I had browsed this book many times, salivating. This is the kind of cookbook you read for leisure. But I hadn't had a chance to try any of the recipes yet. Last week we were invited pour le goûter (Tea Time) and I was looking for a quick and easy recipe (limited by time and an empty fridge...) that would give an alternative to the pound cake or madeleines I often bring on such occasions. The "brioches à la fleur d'oranger" (orange blossom brioches) looked delicious but I didn't have any yeast. So I decided to try the "Petits gâteaux à l'huile d'olive et au citron" (small olive oil and lemon cakes) and since I didn't have any gelatin either, I would have to do without the decoration (a lemon syrup and lemon zest gelatin). To make them look pretty, as "naked" as these cakes would be, I used madeleine molds instead of simple round molds.


Makes 32 madeleines
  • 3 oz (about 10 cL) lemon juice (that's 2 freshly pressed organic lemons or 2 oz / 5 cL of lemon juice concentrate like this one)
  • 2 tbsp lemon zest (optional... grated from organic lemons)
  • 3 oz (about 10 cL) olive oil
  • 3 eggs
  • 7 oz (200 g) sugar
  • 2 cups (250 g) flour
  • 1 tsp baking powder
  • 1 pinch salt
  1. Zest, then press the lemons.
  2. Beat the eggs and sugar until foamy, almost white and doubled in volume (with a manual egg whisk – good upper body workout, or an electric mixer).
  3. Keep whisking and combine the lemon juice and olive oil.
  4. Slowly add the flour (sifted) and baking powder (use a wooden spoon and trace wider and wider circles in the bowl).
  5. Add the lemon zest and salt; incorporate slowly.
  6. Scoop about 1 tbsp of dough in each madeleine mold (greased).
  7. Bake at 350 F (180 C) for about 15 minutes. Remove from the molds while still warm. Cool on a plate. These madeleines can be stored several days in a tin box.
*I have the 2008 edition, in French. Unfortunately it doesn't look like it is available in English. Weirdly enough I can't find the French version on the internet either. Only the 1996 edition comes up, and is discontinued. I got this beautiful book as a birthday present from my aunt and uncle.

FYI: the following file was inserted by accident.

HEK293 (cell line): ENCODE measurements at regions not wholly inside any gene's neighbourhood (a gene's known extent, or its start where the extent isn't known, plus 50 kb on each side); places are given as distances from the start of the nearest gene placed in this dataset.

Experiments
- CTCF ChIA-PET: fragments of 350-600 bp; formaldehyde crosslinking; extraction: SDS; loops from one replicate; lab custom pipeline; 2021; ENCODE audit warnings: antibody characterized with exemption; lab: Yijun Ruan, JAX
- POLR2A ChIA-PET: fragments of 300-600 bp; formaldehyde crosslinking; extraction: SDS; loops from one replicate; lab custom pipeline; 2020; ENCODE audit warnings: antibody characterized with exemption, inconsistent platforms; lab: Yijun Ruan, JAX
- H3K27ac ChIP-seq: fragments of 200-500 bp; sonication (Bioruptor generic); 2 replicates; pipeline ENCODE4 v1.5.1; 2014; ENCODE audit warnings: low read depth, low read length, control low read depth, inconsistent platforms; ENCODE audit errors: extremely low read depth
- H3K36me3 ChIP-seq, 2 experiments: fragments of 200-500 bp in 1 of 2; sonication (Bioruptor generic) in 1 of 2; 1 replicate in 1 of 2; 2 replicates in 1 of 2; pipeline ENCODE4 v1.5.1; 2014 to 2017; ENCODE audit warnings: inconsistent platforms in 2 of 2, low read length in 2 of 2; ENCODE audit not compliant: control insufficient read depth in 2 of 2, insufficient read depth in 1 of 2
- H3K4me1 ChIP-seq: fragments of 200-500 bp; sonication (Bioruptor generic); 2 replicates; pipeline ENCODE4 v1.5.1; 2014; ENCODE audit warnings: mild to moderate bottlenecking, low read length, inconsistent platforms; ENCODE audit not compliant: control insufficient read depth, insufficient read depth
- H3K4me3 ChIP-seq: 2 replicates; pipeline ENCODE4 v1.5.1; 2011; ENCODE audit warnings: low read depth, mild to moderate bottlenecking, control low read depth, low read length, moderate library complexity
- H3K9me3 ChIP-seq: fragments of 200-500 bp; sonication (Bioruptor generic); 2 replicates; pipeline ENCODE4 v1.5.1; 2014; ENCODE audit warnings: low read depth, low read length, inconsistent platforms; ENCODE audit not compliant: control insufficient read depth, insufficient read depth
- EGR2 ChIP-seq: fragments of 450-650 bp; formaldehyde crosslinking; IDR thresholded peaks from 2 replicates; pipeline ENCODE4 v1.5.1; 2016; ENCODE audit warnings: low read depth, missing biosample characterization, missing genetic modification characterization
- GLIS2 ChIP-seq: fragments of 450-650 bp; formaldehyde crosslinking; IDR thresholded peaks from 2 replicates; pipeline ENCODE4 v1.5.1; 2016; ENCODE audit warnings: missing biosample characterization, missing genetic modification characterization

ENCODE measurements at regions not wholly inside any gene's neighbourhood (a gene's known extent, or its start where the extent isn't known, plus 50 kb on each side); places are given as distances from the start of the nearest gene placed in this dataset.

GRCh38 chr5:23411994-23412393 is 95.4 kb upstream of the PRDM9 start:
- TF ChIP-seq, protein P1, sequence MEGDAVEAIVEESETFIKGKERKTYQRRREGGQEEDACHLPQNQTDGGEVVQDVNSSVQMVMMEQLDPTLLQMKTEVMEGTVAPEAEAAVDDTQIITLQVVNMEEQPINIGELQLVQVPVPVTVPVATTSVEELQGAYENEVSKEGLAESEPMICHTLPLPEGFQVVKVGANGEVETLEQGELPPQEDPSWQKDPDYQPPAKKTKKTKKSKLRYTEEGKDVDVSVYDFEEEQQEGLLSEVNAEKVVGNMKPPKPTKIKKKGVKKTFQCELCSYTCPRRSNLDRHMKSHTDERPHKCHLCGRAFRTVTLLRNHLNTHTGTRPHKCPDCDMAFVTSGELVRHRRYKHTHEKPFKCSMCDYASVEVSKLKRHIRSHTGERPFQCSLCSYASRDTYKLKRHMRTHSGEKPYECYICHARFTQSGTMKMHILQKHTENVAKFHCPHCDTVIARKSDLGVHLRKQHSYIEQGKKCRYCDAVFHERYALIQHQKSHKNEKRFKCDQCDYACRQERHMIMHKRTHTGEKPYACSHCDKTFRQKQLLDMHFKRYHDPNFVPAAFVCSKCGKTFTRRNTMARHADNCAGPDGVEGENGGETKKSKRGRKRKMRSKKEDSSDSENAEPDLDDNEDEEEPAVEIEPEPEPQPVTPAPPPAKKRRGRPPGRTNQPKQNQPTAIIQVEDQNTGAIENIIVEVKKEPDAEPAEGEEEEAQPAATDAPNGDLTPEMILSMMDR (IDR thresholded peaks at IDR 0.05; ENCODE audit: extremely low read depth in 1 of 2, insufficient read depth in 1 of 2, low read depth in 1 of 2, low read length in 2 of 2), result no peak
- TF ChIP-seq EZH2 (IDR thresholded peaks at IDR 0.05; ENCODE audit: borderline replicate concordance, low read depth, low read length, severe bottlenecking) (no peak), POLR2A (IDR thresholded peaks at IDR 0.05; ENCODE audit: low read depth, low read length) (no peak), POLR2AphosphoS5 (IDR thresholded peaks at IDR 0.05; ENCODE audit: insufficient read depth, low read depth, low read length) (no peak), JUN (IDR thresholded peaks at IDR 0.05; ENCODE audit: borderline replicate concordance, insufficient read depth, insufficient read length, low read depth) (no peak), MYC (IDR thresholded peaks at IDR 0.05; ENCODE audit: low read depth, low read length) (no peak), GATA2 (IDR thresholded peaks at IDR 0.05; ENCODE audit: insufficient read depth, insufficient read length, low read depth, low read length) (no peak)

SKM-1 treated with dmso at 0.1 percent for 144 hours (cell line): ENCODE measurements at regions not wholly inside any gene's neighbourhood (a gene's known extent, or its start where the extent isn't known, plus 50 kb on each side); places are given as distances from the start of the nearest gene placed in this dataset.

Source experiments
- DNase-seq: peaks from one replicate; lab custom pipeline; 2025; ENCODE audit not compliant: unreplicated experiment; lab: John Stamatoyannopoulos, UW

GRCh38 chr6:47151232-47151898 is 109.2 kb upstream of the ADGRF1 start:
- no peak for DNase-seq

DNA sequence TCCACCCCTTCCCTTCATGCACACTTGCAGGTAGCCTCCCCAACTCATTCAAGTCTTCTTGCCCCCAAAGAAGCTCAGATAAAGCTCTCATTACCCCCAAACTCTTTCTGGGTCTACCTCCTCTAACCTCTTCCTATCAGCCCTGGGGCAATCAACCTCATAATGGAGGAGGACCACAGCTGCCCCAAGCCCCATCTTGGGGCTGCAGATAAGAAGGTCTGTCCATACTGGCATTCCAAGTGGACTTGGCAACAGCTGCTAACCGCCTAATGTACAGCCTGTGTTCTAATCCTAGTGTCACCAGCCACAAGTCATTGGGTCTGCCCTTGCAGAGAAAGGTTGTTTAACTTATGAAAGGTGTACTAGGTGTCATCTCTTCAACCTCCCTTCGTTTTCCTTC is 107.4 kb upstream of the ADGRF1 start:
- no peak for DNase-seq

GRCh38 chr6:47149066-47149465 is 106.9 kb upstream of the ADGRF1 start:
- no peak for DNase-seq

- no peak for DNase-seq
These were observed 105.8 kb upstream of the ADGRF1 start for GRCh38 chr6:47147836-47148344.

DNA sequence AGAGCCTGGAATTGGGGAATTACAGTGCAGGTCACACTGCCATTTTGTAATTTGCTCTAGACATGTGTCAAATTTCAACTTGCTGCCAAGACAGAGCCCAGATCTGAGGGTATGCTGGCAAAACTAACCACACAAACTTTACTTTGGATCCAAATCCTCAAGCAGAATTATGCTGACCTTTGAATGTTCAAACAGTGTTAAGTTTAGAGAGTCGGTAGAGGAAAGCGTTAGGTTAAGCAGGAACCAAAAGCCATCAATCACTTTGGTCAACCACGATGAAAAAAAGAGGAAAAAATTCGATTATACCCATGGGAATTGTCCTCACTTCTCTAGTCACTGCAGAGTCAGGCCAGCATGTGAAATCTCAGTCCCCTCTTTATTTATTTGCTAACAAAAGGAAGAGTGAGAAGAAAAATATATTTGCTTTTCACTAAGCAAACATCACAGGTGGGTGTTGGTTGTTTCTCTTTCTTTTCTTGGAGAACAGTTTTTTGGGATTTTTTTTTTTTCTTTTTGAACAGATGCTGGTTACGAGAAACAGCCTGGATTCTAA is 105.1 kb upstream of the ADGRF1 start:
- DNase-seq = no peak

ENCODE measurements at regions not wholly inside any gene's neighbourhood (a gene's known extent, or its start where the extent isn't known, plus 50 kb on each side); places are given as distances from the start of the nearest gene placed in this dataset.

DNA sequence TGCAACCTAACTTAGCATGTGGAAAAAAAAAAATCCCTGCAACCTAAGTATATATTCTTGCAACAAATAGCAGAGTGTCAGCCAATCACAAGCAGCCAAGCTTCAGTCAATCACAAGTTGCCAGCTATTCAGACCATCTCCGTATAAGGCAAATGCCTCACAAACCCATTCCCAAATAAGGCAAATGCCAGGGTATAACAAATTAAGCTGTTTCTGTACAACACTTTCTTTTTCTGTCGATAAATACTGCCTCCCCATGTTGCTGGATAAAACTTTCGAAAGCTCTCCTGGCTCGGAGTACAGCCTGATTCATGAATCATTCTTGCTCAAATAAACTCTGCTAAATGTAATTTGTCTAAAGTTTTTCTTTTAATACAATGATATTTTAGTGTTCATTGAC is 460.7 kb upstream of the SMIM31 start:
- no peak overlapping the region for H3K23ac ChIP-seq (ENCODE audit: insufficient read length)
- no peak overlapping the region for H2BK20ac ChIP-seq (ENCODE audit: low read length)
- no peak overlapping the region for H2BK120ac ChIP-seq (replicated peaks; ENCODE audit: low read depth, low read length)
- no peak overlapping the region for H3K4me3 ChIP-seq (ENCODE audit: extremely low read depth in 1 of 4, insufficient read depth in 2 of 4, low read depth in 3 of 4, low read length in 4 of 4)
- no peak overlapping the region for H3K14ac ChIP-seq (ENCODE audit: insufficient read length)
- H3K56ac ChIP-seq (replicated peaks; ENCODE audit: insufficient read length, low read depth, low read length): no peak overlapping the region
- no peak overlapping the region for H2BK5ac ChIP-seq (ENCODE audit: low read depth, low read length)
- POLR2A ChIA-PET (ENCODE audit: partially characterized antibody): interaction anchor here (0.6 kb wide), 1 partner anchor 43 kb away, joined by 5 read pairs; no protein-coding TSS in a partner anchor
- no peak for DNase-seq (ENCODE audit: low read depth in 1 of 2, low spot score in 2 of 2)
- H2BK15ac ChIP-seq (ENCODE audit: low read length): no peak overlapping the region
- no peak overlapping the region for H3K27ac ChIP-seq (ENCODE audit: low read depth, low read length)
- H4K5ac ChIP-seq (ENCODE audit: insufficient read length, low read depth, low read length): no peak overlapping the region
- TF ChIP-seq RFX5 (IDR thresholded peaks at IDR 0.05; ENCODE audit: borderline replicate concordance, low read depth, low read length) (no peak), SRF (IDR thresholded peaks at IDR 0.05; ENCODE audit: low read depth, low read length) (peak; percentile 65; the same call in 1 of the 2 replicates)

Saturday, December 05, 2009

My French Cuisine on Facebook!

I have created a Facebook page for My French Cuisine (here). Become a fan to know what goes on in my culinary life between two blog posts... I'll write about my favorite restaurants, cookbooks, cooking experiences and discoveries, etc.

Wednesday, December 02, 2009

Potato Leek Soup


Today felt like a soup day. Gray and cold, with only the blooming Christmas decorations and a majestic full moon rise to warm one's heart.

La soupe poireaux - pommes de terre is a classic among classics. Its variations take beautiful names: potage vichyssois is served cold with crème fraîche and herbs; potage bonne femme is cooked in chicken stock and sprinkled with fresh chervil (cerfeuil)...

I like to add onion to my potato leek soup to enhance/strengthen its flavor. I also like it thick and silky.

Serves 4
  • 3 small leeks
  • 4 small yellow potatoes
  • 1 small yellow onion
  • salt, pepper
  • 1 tbsp butter
  1. Slice the onion. Remove the dark ends of the leeks, cut in 4 length-wise, rinse and slice.
  2. Melt the butter in a large pot (I use a cast iron cocotte). Sauté the onion and leeks for 5 minutes on medium heat. Do not allow to brown.
  3. Cover with water. Season with salt and freshly ground black pepper. Bring to a boil. Reduce heat and simmer for 10 minutes.
  4. Add the potatoes, peeled and cubed. Simmer 20 more minutes.
  5. Remove from heat and blend until smooth. Add water if necessary to obtain your preferred consistency. Season to taste.
By the way this is perfect for kids. My daughter loves it as-is, or with grated Swiss cheese, or a splash of milk or cream. I freeze it in small containers (1 ladle each) that I can pop out of the freezer at the last minute.